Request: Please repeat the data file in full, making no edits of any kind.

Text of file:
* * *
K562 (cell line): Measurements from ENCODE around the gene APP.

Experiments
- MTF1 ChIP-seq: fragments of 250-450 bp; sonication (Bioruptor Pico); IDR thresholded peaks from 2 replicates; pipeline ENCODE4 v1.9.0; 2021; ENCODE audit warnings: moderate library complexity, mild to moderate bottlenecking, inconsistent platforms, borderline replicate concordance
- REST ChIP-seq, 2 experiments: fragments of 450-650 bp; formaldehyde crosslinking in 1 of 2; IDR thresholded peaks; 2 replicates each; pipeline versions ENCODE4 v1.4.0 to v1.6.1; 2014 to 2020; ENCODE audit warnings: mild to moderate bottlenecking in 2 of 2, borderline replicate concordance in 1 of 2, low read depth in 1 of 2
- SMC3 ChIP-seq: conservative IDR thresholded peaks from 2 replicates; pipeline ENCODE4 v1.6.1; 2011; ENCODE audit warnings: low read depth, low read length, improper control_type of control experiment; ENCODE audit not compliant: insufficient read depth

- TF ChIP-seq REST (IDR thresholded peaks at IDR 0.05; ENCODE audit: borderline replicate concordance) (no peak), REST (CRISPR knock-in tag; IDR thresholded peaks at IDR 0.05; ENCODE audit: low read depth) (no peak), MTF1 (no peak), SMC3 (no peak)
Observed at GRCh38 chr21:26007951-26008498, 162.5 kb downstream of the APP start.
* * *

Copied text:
K562 (cell line): Measurements from ENCODE around the gene APP.

Experiments
- MTF1 ChIP-seq: fragments of 250-450 bp; sonication (Bioruptor Pico); IDR thresholded peaks from 2 replicates; pipeline ENCODE4 v1.9.0; 2021; ENCODE audit warnings: moderate library complexity, mild to moderate bottlenecking, inconsistent platforms, borderline replicate concordance
- REST ChIP-seq, 2 experiments: fragments of 450-650 bp; formaldehyde crosslinking in 1 of 2; IDR thresholded peaks; 2 replicates each; pipeline versions ENCODE4 v1.4.0 to v1.6.1; 2014 to 2020; ENCODE audit warnings: mild to moderate bottlenecking in 2 of 2, borderline replicate concordance in 1 of 2, low read depth in 1 of 2
- SMC3 ChIP-seq: conservative IDR thresholded peaks from 2 replicates; pipeline ENCODE4 v1.6.1; 2011; ENCODE audit warnings: low read depth, low read length, improper control_type of control experiment; ENCODE audit not compliant: insufficient read depth

- TF ChIP-seq REST (IDR thresholded peaks at IDR 0.05; ENCODE audit: borderline replicate concordance) (no peak), REST (CRISPR knock-in tag; IDR thresholded peaks at IDR 0.05; ENCODE audit: low read depth) (no peak), MTF1 (no peak), SMC3 (no peak)
Observed at GRCh38 chr21:26007951-26008498, 162.5 kb downstream of the APP start.